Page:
Sunday, September 13, 2009

Global sneakernet? Not likely.

Previously on Field Notes: A pigeon is found to outperform a broadband network. This turns out not to be an isolated or implausible incident. Further, it looks like Moore's law is on the side of the pigeon; the amount of information a pigeon could reasonably carry is increasing much faster than broadband speeds.

How far can this go? Will the skies soon be clogged with data-laden birds (and the streets below with their by-products)? Will startups soon be offering a higher-tech equivalent, perhaps autonomous mini-drones carrying terabytes or more at a time?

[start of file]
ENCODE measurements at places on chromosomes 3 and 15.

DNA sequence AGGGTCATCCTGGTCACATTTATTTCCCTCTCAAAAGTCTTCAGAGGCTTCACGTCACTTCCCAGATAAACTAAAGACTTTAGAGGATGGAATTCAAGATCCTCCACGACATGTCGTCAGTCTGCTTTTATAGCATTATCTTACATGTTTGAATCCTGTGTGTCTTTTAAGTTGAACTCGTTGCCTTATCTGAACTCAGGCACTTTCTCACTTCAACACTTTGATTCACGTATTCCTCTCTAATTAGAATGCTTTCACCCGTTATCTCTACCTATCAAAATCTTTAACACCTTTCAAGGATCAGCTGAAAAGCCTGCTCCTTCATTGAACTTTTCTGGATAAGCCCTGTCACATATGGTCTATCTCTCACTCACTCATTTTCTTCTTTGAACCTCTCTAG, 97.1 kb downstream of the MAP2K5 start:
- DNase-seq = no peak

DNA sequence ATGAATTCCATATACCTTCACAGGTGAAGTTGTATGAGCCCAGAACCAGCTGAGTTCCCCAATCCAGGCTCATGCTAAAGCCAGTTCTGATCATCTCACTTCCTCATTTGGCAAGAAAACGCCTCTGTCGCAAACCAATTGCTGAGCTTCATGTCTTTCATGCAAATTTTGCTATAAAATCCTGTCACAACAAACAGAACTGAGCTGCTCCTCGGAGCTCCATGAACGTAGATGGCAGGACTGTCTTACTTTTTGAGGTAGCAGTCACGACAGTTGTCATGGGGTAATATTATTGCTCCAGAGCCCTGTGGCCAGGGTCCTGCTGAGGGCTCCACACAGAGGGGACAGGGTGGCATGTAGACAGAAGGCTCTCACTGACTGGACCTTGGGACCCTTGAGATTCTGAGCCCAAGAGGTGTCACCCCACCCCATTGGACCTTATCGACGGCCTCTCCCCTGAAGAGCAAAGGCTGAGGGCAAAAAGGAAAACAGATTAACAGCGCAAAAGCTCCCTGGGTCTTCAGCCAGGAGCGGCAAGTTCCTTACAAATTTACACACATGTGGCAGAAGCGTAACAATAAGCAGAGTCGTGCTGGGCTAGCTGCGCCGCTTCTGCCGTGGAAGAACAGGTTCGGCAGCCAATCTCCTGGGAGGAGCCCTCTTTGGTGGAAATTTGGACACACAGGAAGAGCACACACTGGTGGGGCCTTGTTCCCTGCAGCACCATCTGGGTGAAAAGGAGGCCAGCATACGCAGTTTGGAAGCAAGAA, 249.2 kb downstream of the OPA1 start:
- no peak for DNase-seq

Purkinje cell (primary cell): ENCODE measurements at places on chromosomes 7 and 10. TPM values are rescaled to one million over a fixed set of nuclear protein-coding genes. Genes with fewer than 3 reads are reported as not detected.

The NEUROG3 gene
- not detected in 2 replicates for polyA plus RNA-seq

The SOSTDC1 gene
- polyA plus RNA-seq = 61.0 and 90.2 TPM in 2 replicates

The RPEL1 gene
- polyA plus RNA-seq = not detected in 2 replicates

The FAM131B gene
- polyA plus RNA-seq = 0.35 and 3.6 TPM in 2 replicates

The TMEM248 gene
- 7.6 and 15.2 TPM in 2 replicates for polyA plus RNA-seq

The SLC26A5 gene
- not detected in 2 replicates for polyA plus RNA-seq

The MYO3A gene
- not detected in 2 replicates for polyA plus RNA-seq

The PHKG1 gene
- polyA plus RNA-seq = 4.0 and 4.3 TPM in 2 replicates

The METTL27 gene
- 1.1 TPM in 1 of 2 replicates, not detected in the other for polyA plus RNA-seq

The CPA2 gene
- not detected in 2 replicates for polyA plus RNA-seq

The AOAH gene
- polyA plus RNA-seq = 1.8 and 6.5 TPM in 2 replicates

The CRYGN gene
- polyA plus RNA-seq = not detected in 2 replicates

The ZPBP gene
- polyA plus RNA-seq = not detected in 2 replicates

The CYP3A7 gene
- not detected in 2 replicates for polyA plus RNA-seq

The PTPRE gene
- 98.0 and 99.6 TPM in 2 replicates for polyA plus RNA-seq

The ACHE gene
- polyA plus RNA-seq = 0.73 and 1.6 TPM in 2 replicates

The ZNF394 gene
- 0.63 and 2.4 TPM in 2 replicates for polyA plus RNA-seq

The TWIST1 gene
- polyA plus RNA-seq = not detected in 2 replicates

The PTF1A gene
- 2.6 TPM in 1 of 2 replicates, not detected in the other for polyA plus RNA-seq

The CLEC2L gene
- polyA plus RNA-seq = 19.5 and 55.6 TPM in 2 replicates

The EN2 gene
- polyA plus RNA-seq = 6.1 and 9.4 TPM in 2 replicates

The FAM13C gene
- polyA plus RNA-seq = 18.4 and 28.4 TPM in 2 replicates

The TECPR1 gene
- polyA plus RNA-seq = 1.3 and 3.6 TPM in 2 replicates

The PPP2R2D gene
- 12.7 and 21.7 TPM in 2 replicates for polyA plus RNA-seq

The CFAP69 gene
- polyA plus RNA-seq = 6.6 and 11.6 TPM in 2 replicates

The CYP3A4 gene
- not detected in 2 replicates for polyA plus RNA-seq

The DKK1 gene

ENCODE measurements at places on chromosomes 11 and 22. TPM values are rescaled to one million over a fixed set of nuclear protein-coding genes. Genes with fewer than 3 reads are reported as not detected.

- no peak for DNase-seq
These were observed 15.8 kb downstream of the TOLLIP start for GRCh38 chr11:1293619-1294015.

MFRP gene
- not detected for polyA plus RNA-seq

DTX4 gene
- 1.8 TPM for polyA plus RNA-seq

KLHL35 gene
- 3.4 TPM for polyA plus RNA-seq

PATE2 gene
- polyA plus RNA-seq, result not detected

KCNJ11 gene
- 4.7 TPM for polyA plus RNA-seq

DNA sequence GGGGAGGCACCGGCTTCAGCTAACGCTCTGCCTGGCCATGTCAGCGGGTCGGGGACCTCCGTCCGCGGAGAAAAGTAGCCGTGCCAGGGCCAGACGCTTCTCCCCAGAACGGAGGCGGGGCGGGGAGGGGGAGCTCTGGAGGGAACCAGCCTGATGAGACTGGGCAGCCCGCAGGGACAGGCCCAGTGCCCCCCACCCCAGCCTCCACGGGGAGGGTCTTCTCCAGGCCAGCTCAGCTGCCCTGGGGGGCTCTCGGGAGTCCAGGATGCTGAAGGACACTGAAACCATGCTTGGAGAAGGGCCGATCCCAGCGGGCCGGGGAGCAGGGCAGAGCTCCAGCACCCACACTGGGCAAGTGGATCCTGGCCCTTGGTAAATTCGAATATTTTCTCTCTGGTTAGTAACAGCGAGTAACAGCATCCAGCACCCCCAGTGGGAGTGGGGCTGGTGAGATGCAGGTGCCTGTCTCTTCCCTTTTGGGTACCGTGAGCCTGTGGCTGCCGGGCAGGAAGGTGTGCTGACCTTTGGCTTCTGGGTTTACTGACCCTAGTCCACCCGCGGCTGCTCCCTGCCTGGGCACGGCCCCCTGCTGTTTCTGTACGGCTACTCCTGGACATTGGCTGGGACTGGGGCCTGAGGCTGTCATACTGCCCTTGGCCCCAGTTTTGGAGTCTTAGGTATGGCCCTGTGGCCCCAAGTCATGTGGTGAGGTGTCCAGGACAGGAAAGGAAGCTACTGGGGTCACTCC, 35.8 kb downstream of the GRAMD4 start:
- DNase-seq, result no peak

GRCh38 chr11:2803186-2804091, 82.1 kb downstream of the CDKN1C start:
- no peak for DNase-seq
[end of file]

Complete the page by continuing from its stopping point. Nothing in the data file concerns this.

I'm guessing not, and for one reason that should be pretty clear: latency. Deutch's fallacies strike again. The physically-moving-medium approach has always had its niche, namely when volume is more important than latency. This is one reason the mails still run -- another being that sometimes you just need to send a physical object. Most of the time, though, latency wins. If you're sending the message, "attack at dawn", it hardly matters whether you could get the entire contents of your video library halfway around the world by noon the next day.

Just where the cutover occurs depends on a variety of factors. For an interesting case, see the earlier note on kinescopes at the bottom of this post.

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